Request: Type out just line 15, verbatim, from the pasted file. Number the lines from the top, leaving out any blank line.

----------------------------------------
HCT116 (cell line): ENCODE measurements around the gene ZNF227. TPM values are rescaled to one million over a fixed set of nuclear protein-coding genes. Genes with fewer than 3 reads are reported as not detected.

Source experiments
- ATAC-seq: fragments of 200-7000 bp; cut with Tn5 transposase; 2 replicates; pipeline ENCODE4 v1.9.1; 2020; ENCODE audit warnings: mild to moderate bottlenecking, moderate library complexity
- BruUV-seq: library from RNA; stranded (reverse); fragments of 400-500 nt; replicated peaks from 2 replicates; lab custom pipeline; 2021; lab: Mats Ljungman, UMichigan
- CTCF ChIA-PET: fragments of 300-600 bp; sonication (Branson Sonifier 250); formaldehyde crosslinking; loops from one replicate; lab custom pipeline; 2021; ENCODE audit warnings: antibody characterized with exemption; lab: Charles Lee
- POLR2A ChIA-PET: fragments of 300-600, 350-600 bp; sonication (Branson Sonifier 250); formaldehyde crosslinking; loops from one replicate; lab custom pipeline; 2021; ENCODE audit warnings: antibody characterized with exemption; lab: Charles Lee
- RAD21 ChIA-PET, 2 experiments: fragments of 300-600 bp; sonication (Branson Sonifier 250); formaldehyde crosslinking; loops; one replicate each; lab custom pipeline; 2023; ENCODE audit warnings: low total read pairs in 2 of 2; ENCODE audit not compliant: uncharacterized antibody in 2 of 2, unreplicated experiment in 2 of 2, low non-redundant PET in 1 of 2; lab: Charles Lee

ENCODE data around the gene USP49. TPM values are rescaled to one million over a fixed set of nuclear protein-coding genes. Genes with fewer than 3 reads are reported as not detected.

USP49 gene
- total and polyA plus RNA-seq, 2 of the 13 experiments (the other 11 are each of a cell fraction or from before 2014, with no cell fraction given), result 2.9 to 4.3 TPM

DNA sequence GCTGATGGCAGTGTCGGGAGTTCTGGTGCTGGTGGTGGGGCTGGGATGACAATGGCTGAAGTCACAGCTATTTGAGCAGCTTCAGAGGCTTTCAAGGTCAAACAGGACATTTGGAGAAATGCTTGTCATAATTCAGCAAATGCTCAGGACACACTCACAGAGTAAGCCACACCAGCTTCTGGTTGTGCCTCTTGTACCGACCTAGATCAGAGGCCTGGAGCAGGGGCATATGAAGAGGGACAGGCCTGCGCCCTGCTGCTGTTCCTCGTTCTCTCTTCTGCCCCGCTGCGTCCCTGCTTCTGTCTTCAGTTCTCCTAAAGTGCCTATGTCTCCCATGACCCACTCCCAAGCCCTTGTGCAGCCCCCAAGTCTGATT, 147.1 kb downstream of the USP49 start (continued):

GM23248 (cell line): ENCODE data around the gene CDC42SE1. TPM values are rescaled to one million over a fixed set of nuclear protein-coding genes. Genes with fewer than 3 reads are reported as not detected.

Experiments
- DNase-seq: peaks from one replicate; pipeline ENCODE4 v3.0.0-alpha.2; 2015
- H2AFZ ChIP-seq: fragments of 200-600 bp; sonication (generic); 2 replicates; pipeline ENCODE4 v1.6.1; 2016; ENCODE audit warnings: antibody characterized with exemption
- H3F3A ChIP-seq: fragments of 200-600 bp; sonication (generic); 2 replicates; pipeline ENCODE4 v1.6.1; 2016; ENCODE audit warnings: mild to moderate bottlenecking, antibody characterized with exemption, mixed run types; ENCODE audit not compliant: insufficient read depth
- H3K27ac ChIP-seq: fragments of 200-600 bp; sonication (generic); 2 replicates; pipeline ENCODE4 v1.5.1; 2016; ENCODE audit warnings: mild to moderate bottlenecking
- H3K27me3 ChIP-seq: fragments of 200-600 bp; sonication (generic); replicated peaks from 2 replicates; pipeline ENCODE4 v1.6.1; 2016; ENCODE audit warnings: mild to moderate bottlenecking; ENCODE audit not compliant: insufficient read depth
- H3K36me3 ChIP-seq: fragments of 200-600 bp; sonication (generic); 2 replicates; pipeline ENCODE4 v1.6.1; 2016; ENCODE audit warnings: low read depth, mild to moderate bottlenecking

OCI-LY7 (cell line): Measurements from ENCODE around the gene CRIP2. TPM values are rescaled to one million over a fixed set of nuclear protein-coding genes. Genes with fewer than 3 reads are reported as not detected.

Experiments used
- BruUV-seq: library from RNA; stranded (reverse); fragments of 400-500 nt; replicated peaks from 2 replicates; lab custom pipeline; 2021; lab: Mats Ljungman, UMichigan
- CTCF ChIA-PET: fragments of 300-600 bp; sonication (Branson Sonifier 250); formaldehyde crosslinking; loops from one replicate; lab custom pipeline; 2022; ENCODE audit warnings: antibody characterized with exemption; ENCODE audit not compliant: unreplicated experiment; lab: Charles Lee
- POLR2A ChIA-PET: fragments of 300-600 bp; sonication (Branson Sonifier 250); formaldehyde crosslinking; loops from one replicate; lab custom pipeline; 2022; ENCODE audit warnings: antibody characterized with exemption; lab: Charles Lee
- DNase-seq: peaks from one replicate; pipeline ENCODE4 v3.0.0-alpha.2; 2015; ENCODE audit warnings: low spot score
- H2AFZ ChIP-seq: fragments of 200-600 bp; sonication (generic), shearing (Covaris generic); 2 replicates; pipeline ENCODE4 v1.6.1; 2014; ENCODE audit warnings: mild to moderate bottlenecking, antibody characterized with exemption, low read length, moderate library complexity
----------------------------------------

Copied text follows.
- H2AFZ ChIP-seq: fragments of 200-600 bp; sonication (generic); 2 replicates; pipeline ENCODE4 v1.6.1; 2016; ENCODE audit warnings: antibody characterized with exemption